The Insider: How to have a good clear-out

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The Independent Online

I recently moved from a rented office to one at home – and so daunting was the proliferation of stuff I had accumulated that I just bundled the lot, unfiltered, into the garage. I now flinch at the thought of it. Clutter already impinges on the harmonious interior of my dreams. But how does a hardcore hoarder start to sift?

Face up to the truth

"Picture a small child in the throes of a tantrum, screaming: 'It's MINE!'" says junk-buster Romaine Lowery of "And realise that, if you're a hoarder, that's you." Yuck. Feeling appalled at oneself is a good motivator.

Clear the air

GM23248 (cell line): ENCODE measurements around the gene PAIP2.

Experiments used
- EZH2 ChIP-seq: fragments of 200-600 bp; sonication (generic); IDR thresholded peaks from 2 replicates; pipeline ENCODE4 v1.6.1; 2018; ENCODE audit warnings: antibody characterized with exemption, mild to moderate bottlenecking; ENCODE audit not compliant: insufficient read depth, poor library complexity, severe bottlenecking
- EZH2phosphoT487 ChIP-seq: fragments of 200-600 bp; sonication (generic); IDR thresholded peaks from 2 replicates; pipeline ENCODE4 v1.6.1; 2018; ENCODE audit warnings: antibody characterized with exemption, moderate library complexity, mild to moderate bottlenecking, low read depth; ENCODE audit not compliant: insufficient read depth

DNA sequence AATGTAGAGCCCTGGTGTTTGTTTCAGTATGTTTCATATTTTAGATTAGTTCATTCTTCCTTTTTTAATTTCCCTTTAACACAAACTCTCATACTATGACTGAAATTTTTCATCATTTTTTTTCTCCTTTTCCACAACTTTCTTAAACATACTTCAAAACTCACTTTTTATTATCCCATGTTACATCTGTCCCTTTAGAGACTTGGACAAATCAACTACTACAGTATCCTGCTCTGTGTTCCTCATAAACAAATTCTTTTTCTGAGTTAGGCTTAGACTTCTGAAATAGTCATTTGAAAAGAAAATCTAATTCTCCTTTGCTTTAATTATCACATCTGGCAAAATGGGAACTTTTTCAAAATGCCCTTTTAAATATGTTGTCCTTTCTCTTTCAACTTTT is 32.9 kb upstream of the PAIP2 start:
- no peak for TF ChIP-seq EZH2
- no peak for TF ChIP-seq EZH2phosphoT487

"People hold on to things for negative reasons," adds Lowery. Guilt is common – the never-worn expensive shirt, the once-used pasta maker given as a present. "Yet seeing it only increases the guilt," she points out, sensibly.

Outside help

That said, disposal difficulties are a barrier in the age of recycling: will you really ever flog it on eBay? Be realistic, Lowery says, and try, which will do it for you for a fee, or, which collects/recycles cast-offs. And Gumtree is ace for eBay-phobics – I even shifted a pile of rocks via the "freebies" page.

Be true to yourself

Clear-out over, how do you break your hoarding habits? Identify clutter hotspots and devise strategies for each, says Lowery. "Some people, say, keep torn-out recipes for decades but never use them, going online instead. Start by being honest."

Clean and serene

Terence Conran has a great catch-all for too-much-stuff-syndrome: take everything out of a room, then put back only what you need. Use William Morris's mantra: "Have nothing in your house that you do not know to be useful, or believe to be beautiful." Kate Burt

Find Kate's blog on affordable interiors at